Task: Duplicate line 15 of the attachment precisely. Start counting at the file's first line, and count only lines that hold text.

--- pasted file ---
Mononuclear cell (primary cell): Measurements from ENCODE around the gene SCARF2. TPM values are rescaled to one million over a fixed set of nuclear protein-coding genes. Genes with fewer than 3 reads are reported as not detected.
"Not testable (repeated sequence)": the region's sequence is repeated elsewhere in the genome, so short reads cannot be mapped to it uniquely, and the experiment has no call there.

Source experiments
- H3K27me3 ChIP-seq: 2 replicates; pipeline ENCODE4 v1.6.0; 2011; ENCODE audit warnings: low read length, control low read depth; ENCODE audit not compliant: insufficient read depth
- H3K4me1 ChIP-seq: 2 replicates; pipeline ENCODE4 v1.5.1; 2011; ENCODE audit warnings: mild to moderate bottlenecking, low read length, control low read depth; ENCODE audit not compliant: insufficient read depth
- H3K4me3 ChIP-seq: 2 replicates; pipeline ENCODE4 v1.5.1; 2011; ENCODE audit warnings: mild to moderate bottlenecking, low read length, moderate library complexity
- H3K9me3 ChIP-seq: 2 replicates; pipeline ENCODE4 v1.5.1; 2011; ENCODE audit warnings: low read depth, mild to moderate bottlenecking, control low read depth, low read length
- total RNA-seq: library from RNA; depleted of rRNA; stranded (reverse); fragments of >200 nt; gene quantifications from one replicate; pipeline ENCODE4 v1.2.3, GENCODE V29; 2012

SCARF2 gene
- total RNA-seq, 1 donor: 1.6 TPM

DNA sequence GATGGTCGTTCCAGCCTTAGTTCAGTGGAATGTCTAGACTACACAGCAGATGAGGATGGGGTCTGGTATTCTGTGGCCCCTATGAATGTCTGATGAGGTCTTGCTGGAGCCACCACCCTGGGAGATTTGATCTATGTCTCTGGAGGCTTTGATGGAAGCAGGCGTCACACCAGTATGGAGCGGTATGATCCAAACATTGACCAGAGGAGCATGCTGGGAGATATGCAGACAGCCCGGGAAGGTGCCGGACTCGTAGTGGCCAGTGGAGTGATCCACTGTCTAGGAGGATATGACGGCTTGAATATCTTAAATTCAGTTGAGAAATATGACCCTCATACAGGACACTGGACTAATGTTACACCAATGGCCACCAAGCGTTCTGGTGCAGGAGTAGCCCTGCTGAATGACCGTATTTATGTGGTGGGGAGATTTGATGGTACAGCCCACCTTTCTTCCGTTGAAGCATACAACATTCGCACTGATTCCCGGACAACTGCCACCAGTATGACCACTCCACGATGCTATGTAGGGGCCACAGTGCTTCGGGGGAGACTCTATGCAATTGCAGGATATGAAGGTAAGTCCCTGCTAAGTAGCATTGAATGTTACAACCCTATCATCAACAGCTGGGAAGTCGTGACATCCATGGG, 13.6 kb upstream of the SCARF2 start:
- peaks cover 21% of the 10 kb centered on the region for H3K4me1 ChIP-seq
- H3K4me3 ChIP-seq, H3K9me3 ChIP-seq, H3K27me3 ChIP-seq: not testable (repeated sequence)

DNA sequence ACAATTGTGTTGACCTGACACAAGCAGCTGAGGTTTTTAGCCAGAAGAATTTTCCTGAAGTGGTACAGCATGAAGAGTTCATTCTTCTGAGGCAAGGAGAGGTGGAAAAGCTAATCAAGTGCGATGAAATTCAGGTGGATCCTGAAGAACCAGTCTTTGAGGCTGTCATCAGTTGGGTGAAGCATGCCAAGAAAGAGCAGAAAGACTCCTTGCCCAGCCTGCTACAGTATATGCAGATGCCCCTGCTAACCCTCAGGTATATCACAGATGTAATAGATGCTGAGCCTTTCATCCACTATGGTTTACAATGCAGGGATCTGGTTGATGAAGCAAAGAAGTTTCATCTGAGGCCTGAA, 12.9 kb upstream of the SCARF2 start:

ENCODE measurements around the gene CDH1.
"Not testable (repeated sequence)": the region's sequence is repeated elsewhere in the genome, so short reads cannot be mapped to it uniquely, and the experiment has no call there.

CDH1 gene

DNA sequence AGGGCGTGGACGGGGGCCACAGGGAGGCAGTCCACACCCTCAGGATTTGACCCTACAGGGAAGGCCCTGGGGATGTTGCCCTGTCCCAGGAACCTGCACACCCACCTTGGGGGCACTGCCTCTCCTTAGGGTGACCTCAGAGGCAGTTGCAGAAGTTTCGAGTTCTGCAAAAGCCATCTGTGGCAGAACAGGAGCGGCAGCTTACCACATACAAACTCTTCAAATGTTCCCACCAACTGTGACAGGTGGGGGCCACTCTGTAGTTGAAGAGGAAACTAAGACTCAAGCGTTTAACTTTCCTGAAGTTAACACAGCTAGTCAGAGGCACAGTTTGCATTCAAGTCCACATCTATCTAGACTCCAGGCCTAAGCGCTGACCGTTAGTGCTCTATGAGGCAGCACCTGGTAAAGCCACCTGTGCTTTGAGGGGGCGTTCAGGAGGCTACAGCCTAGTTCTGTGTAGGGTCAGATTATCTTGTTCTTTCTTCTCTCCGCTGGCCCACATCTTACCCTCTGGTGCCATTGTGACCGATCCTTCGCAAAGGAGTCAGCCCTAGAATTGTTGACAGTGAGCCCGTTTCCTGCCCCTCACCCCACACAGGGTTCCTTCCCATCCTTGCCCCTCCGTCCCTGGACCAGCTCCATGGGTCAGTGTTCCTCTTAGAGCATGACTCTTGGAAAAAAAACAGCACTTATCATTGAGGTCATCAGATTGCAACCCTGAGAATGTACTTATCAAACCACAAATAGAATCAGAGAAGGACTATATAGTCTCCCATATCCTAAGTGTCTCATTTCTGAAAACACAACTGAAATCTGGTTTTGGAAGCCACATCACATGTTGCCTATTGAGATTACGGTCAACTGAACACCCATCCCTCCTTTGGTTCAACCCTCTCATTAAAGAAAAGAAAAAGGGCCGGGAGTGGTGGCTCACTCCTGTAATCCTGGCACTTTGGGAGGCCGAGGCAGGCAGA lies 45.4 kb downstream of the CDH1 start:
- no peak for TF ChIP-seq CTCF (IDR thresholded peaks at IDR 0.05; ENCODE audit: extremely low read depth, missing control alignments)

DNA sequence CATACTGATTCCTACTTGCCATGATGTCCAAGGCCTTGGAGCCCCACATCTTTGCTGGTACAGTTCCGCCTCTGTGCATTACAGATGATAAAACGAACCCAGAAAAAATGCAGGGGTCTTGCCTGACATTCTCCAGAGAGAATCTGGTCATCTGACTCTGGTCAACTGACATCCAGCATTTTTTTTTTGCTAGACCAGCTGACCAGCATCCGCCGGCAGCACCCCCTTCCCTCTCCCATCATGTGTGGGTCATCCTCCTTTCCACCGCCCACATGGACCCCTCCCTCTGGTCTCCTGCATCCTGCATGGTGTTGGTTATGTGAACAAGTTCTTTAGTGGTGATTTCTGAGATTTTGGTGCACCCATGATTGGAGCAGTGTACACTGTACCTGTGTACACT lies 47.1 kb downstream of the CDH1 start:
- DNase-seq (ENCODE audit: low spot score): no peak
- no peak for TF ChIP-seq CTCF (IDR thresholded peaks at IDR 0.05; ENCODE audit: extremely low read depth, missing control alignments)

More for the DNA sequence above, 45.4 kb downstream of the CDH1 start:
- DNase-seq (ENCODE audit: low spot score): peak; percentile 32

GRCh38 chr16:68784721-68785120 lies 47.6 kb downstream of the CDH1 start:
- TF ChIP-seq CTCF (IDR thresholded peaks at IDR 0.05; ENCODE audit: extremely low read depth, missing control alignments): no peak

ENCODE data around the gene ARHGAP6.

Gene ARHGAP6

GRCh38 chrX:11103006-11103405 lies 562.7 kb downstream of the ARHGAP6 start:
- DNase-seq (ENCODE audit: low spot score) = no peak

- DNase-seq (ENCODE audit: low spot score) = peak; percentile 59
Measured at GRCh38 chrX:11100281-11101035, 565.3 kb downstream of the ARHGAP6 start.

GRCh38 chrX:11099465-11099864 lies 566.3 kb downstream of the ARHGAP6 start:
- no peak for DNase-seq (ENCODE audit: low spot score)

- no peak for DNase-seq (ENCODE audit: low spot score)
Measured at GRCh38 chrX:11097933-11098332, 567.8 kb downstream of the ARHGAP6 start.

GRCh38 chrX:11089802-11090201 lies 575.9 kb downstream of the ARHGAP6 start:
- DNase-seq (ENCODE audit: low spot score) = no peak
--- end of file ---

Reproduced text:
ENCODE measurements around the gene CDH1.